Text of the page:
And what more shall I say? For time would fail me to tell of Gideon, Barak, Samson, Jephthah, of David and Samuel and the prophets—who through faith conquered kingdoms, enforced justice, obtained promises, stopped the mouths of lions, quenched the power of fire, escaped the edge of the sword, were made strong out of weakness, became mighty in war, put foreign armies to flight. (Hebrews 11:32-34 ESV)

Why would Barak be named as one of the giants of the faith with such commendation if the lesson of Judges 4 is that he was a weak and cowardly man? Maybe there’s a better interpretation of the passage.

I read several commentaries researching for this post. I found two that give more credit to Barak and his motivations. The first is from Matthew Henry. I was pleased to find this because it mitigates against those who would blame recent feminism for the interpretation of the passage:

At Barak’s request, she promises to go along with him to the field of battle. (1.) Barak insisted much upon the necessity of her presence, which would be to him better than a council of war (Jdg. 4:8): “If thou wilt go with me to direct and advise me, and in every difficult case to let me know God’s mind, then I will go with all my heart, and not fear the chariots of iron; otherwise not.” Some make this to be the language of a weak faith; he could not take her word unless he had her with him in pawn, as it were, for performance. It seems rather to arise from a conviction of the necessity of God’s presence and continual direction, a pledge and earnest of which he would reckon Deborah’s presence to be, and therefore begged thus earnestly for it. “If thou go not up with me, in token of God’s going with me, carry me not up hence.” Nothing would be a greater satisfaction to him than to have the prophetess with him to animate the soldiers and to be consulted as an oracle upon all occasions.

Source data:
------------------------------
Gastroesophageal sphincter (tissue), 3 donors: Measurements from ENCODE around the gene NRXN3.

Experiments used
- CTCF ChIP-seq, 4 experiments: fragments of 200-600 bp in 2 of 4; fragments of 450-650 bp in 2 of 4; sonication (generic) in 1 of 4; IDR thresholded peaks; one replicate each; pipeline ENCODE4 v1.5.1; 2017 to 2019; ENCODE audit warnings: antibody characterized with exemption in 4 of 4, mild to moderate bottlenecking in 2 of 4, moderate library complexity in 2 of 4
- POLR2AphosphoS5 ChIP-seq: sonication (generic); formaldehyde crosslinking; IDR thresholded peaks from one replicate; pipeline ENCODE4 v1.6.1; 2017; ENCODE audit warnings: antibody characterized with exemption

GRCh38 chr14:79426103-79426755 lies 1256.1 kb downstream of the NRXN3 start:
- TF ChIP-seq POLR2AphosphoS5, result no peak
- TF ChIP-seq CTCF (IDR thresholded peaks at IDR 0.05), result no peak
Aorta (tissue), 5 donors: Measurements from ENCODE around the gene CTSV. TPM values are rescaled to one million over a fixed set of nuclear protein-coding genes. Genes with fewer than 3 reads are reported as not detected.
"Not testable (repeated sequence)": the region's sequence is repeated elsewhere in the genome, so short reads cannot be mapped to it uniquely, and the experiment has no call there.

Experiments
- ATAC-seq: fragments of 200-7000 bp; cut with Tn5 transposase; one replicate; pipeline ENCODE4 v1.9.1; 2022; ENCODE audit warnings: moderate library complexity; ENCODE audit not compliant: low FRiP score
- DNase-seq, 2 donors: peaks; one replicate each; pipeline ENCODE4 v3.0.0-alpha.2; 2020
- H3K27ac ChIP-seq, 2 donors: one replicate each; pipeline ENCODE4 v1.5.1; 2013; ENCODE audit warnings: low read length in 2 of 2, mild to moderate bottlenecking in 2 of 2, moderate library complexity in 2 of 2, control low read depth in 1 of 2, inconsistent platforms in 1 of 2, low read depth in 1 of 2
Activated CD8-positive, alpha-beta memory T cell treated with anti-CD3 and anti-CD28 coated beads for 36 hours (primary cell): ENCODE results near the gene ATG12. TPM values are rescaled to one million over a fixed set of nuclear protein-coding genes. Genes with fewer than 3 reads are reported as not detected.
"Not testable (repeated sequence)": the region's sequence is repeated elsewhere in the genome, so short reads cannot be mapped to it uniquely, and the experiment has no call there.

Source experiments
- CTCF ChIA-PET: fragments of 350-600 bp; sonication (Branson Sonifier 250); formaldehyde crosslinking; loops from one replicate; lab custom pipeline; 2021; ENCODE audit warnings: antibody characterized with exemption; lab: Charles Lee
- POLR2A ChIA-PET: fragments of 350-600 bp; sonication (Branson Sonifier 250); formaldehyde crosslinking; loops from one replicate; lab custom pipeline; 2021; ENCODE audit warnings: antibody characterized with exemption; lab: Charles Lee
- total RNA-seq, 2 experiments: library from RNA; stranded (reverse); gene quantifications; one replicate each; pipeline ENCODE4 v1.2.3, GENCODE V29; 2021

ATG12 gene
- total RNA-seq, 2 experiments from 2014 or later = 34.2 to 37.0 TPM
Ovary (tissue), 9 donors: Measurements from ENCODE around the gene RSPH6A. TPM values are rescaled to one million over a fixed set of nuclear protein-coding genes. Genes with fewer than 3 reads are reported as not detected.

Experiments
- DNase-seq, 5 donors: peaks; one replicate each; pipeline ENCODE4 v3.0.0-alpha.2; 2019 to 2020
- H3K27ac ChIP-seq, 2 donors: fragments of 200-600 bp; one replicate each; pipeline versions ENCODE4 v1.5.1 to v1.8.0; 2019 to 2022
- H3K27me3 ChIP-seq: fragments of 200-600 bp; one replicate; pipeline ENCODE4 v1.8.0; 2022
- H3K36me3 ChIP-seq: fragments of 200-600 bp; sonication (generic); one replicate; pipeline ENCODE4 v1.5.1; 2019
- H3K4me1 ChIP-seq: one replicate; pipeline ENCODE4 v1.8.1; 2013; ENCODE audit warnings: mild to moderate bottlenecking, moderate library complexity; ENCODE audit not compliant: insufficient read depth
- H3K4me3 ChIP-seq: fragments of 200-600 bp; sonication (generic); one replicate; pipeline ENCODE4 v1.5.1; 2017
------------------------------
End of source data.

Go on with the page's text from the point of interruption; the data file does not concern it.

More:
Matthew Henry believed that Barak was not a man of weak faith but a man of conviction, a man aware of the necessity of God’s presence.

The second commentary I found was written by Daniel Block. I found it through Tim Challies’ post on the best commentaries on Judges. Block equates Barak’s reluctance to Moses’ and Gideon’s call for authenticating signs: